In order to assess if capital punishment is an ethical practice in the U.S., or if the Supreme Court should review the 8th Amendment, the death penalty, as a punishment, will be considered, based on the supporters’ arguments of deterrence and retribution, in the context of three ethical theories: the divine command theory, Kantian retributivism, and utilitarianism.
A. Divine Command Theory
Capital punishment is not moral according to the divine command theory, and by consequence it should not be a part of the 8th Amendment. The divine command theory states that one should not commit murder because life is sacred. This theory implies that “right conduct is right because God commands it” (Rachels 52). This notion is problematic because the conception implies that morality is arbitrary, mysterious, and it “provides the wrong reasons for moral principles” (Rachels 53). To solve this problem, we need a standard evil or good independent of God. While a standard morality can cause a conceptual slippery slope situation for the other nine commands of the theory, it does not affect the command stated above. It is unanimously accepted in the society that killing is bad. If God did not exist, then killing would still be wrong. Therefore, it becomes a standard evil that must be avoided at all costs to ensure that a society survives for more than one generation. Since the divine command theory does not fail by the independent standard evil or bad for the command “you shall not commit murder,” it is morally wrong to take the life of another person because God said so, and society agrees. According to this statement, the person that commits murder is culpable of an immoral act. However, can this person be punished with the capital punishment? The answer is no, because capital punishment implies a state taking the life of the murderer. Regardless of his status in the society, murderer or innocent, criminal or not, it is immoral, according to the divine command theory, to take the life of a person. Therefore, no state holds power over the life of a citizen. The divine command theory is not bound by conditions regarding its applicability. Thus, this theory weighs lives equally (innocent or not), and proves that for a person culpable of murder, the death penalty is still an immoral punishment even after taking into consideration deterrence and retribution.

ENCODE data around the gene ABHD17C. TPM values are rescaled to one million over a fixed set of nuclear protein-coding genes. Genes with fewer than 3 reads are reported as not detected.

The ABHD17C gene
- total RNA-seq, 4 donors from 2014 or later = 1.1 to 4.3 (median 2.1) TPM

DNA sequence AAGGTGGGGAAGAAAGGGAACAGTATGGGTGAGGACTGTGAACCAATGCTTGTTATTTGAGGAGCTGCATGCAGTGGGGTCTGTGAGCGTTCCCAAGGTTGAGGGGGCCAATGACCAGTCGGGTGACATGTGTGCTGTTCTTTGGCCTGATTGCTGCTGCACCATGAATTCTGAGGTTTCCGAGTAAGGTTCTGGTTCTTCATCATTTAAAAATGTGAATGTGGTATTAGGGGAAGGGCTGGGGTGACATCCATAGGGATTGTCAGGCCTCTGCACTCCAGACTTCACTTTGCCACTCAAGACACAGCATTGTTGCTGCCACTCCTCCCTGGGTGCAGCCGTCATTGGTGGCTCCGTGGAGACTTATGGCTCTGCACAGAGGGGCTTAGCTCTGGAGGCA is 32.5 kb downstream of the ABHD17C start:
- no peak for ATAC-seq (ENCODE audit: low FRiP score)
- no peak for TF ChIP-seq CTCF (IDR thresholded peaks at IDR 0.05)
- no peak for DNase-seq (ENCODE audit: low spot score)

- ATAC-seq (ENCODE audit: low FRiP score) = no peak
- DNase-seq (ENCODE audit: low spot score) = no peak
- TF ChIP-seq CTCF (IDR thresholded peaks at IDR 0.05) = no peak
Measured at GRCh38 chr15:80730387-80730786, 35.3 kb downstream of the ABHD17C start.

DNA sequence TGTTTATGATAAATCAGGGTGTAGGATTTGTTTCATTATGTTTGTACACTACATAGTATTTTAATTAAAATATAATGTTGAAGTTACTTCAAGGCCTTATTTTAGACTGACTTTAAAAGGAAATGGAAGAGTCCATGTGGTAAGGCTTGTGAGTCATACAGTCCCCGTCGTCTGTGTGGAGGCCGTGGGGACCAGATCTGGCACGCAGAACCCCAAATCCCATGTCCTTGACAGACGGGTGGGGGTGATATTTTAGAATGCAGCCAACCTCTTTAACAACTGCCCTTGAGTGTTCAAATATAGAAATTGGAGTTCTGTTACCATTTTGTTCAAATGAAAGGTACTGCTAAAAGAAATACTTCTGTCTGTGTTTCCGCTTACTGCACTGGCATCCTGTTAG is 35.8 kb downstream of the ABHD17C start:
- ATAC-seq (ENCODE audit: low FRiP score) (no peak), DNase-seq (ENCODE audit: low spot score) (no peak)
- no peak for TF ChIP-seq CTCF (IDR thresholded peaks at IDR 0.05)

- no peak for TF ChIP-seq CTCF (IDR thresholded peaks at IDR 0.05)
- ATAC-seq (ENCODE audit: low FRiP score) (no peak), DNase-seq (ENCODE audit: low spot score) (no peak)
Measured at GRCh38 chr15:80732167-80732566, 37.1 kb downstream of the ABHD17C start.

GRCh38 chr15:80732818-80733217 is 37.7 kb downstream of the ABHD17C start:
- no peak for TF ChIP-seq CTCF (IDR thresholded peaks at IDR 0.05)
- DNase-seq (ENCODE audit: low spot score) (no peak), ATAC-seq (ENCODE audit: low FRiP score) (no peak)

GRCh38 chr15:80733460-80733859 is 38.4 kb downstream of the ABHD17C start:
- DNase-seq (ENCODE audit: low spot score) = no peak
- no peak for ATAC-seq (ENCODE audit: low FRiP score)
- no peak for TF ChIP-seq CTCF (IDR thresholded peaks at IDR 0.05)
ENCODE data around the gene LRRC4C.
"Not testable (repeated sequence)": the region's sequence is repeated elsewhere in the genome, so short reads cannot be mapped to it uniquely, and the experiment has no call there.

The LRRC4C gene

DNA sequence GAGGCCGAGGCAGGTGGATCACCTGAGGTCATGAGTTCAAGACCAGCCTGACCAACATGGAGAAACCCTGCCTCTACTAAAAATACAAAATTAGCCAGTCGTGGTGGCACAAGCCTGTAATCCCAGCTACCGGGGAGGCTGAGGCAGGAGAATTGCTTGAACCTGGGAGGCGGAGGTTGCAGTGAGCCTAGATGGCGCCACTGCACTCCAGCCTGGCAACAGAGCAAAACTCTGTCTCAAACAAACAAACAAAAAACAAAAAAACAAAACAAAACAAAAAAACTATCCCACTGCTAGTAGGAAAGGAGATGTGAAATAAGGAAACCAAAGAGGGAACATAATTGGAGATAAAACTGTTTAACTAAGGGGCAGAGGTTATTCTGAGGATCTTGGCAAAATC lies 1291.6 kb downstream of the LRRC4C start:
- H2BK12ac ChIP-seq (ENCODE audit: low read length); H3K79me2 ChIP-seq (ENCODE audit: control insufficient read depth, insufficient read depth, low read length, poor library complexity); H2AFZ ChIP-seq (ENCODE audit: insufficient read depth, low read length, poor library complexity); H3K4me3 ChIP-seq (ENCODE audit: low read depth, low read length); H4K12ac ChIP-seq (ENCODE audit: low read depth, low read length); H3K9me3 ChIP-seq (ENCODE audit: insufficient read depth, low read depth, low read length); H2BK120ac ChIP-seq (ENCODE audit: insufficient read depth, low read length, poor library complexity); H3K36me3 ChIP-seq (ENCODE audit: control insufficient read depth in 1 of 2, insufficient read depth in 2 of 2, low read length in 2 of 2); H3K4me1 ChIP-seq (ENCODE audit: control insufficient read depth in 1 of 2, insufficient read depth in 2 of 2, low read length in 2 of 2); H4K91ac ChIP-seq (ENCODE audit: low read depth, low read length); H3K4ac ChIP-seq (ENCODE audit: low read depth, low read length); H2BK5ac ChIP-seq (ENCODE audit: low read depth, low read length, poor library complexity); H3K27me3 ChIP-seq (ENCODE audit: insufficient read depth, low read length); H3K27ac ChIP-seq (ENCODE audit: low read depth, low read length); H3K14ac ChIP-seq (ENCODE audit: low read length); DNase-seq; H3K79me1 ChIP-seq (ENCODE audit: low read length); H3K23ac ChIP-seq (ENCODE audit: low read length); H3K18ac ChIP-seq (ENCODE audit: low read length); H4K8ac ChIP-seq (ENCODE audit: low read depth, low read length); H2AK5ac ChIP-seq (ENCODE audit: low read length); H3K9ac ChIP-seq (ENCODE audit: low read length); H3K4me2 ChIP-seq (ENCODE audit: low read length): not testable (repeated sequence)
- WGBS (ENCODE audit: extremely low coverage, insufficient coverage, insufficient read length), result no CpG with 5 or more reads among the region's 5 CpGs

B. Kantian Retributivism
Kantian retributivism supports capital punishment without taking into consideration deterrence. Retributivism goes far back in the Western world, to the ancient biblical saying, “an eye for an eye, and a tooth for a tooth” (Rachels 140). Retributivism implies that the sentence should match the offense, or as Kant says, “wrongdoers must be punished and the punishment must fit the crime” (Rachels 144). Thus, small punishments must fit small crimes and big punishments must fit big crimes. Since killing is the absolute evil, then killing must be punished severely considering that criminals are “rational agents” (Rachels 146) who are responsible for their acts. For Kant, morality is categorical; thus, one must do something out of duty and based on reason. Deterrence is not driving capital punishment because Kantian retributivism does not take into consideration the consequences of an act. Rather, Kant suggests that there are two factors that must be taken into account when dealing with punishment. First, “people should be punished simply because they have committed crimes,” and second, “punishment should be proportionate to the seriousness of the crime” (Rachels 143). By proportionality, Kant implies that the murderer be executed as a fair and just punishment. It is the duty of the government to kill the murderer. Also, according to Carol S. Steiker, author of the article “No, Capital Punishment Is Not Morally Required: Deterrence, Deontology, and the Death Penalty,” “the government is a moral agent that must treat the death penalty as a “‘life-life tradeoff’” (Steiker 754). Steiker further adds to the discussion by suggesting that the singularity of the government as a moral agent makes it responsible for “things it lets happen as for things it does” (Steiker 756). If the government acts and executes the murderer, then a number of deaths are prevented, since “each execution on average prevents 18 murders”* (Sustein and Vermeule 706). If the government does not act, leaving the murderer alive, then it may cost 18 lives. Consequently, regardless of whether the government acts or remains passive, deaths will occur. The only difference is that the government would then be “culpable [of] ‘omissions,’ [which] count as ‘acts’ for the purposes of individual criminal liability whenever an individual has duty to act” (Steiker 757). The uncertainty of the results is why the government decides to apply retributivism. By applying retributivism, the government acts out of its duty “to act on behalf of its citizens [which implies that it] cannot evade responsibility for omissions merely because they are omissions” (Steiker 757). While retributivism might be the safest choice, it might not be the most ethical, nor the most practical choice, as will be further analyzed.